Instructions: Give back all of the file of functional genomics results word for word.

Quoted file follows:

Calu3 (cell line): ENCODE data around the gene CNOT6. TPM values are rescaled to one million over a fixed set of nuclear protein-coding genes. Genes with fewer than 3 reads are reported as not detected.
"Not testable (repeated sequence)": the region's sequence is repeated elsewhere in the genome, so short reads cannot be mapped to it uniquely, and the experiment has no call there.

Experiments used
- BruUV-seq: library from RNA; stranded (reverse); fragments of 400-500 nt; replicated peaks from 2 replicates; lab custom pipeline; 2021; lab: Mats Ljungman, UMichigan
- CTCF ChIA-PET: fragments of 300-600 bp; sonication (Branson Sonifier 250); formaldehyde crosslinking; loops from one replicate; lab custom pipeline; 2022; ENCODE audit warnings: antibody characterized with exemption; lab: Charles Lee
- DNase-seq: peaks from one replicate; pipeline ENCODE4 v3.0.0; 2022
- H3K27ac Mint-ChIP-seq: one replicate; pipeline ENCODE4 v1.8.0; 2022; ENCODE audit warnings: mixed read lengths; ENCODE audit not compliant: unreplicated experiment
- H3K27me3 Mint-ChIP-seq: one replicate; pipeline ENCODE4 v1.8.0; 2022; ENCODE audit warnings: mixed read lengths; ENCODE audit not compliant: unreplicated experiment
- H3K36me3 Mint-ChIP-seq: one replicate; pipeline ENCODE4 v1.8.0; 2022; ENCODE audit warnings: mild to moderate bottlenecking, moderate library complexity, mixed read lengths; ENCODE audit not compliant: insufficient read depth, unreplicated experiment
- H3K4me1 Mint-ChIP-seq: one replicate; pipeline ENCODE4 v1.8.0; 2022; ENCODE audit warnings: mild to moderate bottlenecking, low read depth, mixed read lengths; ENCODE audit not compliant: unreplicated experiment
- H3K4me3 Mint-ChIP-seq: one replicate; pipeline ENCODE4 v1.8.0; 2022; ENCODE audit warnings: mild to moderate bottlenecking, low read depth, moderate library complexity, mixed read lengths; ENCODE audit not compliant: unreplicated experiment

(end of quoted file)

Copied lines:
Calu3 (cell line): ENCODE data around the gene CNOT6. TPM values are rescaled to one million over a fixed set of nuclear protein-coding genes. Genes with fewer than 3 reads are reported as not detected.
"Not testable (repeated sequence)": the region's sequence is repeated elsewhere in the genome, so short reads cannot be mapped to it uniquely, and the experiment has no call there.

Experiments used
- BruUV-seq: library from RNA; stranded (reverse); fragments of 400-500 nt; replicated peaks from 2 replicates; lab custom pipeline; 2021; lab: Mats Ljungman, UMichigan
- CTCF ChIA-PET: fragments of 300-600 bp; sonication (Branson Sonifier 250); formaldehyde crosslinking; loops from one replicate; lab custom pipeline; 2022; ENCODE audit warnings: antibody characterized with exemption; lab: Charles Lee
- DNase-seq: peaks from one replicate; pipeline ENCODE4 v3.0.0; 2022
- H3K27ac Mint-ChIP-seq: one replicate; pipeline ENCODE4 v1.8.0; 2022; ENCODE audit warnings: mixed read lengths; ENCODE audit not compliant: unreplicated experiment
- H3K27me3 Mint-ChIP-seq: one replicate; pipeline ENCODE4 v1.8.0; 2022; ENCODE audit warnings: mixed read lengths; ENCODE audit not compliant: unreplicated experiment
- H3K36me3 Mint-ChIP-seq: one replicate; pipeline ENCODE4 v1.8.0; 2022; ENCODE audit warnings: mild to moderate bottlenecking, moderate library complexity, mixed read lengths; ENCODE audit not compliant: insufficient read depth, unreplicated experiment
- H3K4me1 Mint-ChIP-seq: one replicate; pipeline ENCODE4 v1.8.0; 2022; ENCODE audit warnings: mild to moderate bottlenecking, low read depth, mixed read lengths; ENCODE audit not compliant: unreplicated experiment
- H3K4me3 Mint-ChIP-seq: one replicate; pipeline ENCODE4 v1.8.0; 2022; ENCODE audit warnings: mild to moderate bottlenecking, low read depth, moderate library complexity, mixed read lengths; ENCODE audit not compliant: unreplicated experiment